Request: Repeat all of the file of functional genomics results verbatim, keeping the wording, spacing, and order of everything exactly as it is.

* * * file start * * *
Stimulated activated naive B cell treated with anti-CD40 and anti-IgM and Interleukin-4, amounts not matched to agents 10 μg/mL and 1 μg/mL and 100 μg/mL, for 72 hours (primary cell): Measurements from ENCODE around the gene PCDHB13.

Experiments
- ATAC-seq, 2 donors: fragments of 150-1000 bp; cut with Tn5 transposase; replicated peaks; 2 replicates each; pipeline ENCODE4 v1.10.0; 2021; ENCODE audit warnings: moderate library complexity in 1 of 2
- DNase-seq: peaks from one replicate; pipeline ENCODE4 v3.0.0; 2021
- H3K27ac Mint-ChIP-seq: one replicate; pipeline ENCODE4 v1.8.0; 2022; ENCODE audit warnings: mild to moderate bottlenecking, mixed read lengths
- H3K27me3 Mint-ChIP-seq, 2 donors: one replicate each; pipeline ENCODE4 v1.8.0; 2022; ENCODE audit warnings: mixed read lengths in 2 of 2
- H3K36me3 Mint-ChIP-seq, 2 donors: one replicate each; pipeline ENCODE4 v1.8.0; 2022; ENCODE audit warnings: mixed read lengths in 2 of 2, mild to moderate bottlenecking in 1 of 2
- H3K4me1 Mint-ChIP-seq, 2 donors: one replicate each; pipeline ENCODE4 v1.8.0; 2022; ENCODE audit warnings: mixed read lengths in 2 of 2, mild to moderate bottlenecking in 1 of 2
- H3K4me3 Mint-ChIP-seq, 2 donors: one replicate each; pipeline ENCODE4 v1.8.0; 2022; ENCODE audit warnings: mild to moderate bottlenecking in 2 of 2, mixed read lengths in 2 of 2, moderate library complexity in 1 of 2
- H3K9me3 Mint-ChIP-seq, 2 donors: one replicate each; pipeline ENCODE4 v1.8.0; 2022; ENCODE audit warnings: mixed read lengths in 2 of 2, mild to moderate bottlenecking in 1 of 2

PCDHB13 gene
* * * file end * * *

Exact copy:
Stimulated activated naive B cell treated with anti-CD40 and anti-IgM and Interleukin-4, amounts not matched to agents 10 μg/mL and 1 μg/mL and 100 μg/mL, for 72 hours (primary cell): Measurements from ENCODE around the gene PCDHB13.

Experiments
- ATAC-seq, 2 donors: fragments of 150-1000 bp; cut with Tn5 transposase; replicated peaks; 2 replicates each; pipeline ENCODE4 v1.10.0; 2021; ENCODE audit warnings: moderate library complexity in 1 of 2
- DNase-seq: peaks from one replicate; pipeline ENCODE4 v3.0.0; 2021
- H3K27ac Mint-ChIP-seq: one replicate; pipeline ENCODE4 v1.8.0; 2022; ENCODE audit warnings: mild to moderate bottlenecking, mixed read lengths
- H3K27me3 Mint-ChIP-seq, 2 donors: one replicate each; pipeline ENCODE4 v1.8.0; 2022; ENCODE audit warnings: mixed read lengths in 2 of 2
- H3K36me3 Mint-ChIP-seq, 2 donors: one replicate each; pipeline ENCODE4 v1.8.0; 2022; ENCODE audit warnings: mixed read lengths in 2 of 2, mild to moderate bottlenecking in 1 of 2
- H3K4me1 Mint-ChIP-seq, 2 donors: one replicate each; pipeline ENCODE4 v1.8.0; 2022; ENCODE audit warnings: mixed read lengths in 2 of 2, mild to moderate bottlenecking in 1 of 2
- H3K4me3 Mint-ChIP-seq, 2 donors: one replicate each; pipeline ENCODE4 v1.8.0; 2022; ENCODE audit warnings: mild to moderate bottlenecking in 2 of 2, mixed read lengths in 2 of 2, moderate library complexity in 1 of 2
- H3K9me3 Mint-ChIP-seq, 2 donors: one replicate each; pipeline ENCODE4 v1.8.0; 2022; ENCODE audit warnings: mixed read lengths in 2 of 2, mild to moderate bottlenecking in 1 of 2

PCDHB13 gene